Going through a divorce is an emotional process and sometimes emotions get the better of us. We all want what’s best for our children but when it comes to money, it’s too easy to fight.
That’s one reason why Nebraska’s child support calculations are reasonably firm.
Child support calculations
If you are the non-custodial parent, you will pay child support. The steps to determine how much you will pay in child support are fairly simple.
First, add up the combined monthly income of both parents (minus any public assistance).
Then, to determine each parent’s net income, subtract from each parent’s monthly income:
- Federal income tax withholding
- Health insurance
- Retirement plan contributions
- Child support ordered in a previous divorce
- Credit for children the parent supports
Next, combine the net income of both parents and use a child support calculator to determine the amount of monthly support.
Last, multiply the monthly support by the percentage each parent plans to house the child.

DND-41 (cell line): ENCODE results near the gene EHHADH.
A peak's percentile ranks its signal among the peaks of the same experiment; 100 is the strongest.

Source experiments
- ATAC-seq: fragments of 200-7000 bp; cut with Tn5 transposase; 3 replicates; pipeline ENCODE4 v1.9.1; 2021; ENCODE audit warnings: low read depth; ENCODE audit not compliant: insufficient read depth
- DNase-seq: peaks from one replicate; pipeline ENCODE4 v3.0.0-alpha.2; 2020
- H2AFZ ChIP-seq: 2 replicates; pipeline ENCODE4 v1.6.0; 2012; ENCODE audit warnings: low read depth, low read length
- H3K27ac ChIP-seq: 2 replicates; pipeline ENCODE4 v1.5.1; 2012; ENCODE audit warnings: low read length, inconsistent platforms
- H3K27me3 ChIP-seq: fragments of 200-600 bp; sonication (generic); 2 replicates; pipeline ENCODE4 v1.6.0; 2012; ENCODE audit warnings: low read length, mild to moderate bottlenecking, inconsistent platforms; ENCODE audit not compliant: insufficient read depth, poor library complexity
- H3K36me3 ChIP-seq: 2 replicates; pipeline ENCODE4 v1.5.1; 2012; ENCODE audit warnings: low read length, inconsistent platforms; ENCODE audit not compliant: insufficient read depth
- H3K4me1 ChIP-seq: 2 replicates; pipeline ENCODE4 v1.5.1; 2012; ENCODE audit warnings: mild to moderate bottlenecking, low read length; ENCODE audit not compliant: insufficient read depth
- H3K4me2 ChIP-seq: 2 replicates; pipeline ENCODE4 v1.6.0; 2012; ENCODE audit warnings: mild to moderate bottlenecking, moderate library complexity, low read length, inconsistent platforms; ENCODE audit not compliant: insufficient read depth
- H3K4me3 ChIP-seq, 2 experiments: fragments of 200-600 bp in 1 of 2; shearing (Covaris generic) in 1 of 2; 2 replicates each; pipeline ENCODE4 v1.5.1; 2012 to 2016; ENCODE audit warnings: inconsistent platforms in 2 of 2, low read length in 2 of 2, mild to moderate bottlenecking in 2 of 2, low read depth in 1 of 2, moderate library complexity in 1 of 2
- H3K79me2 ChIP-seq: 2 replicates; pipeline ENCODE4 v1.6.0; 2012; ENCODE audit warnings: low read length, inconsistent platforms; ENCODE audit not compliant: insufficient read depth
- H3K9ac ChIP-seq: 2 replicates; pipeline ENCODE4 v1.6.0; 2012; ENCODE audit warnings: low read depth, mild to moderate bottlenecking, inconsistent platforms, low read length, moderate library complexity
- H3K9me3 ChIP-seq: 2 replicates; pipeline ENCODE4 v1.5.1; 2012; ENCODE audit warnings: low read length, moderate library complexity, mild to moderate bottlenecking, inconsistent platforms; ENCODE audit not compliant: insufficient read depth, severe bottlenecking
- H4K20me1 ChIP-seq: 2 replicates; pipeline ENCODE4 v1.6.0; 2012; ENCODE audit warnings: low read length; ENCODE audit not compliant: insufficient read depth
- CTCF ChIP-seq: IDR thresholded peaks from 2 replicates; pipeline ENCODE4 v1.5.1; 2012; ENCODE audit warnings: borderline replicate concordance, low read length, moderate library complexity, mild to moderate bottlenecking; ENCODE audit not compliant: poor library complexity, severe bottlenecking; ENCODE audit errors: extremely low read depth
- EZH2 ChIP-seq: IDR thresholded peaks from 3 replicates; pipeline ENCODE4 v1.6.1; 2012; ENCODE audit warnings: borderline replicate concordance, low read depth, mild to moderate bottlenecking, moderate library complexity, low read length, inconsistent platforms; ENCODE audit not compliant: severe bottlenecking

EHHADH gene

In cases where the parents have little to no income, courts usually order child support of $50 per month or 10 percent of the parent’s income, whichever is greater.
Room for adjustment
There are different calculations for parents who agree on joint custody or have a split custody order.
Self-employed parents can negotiate different pay rates depending on the nature or timing of their income.
Child support usually is paid until the child turns 18 or graduates from high school, whichever is later. However, parents can negotiate payments for needs such as college tuition, extracurricular activities, a clothing allowance, car payments or other expenses.
Support may also continue past age 18 if the child has special needs.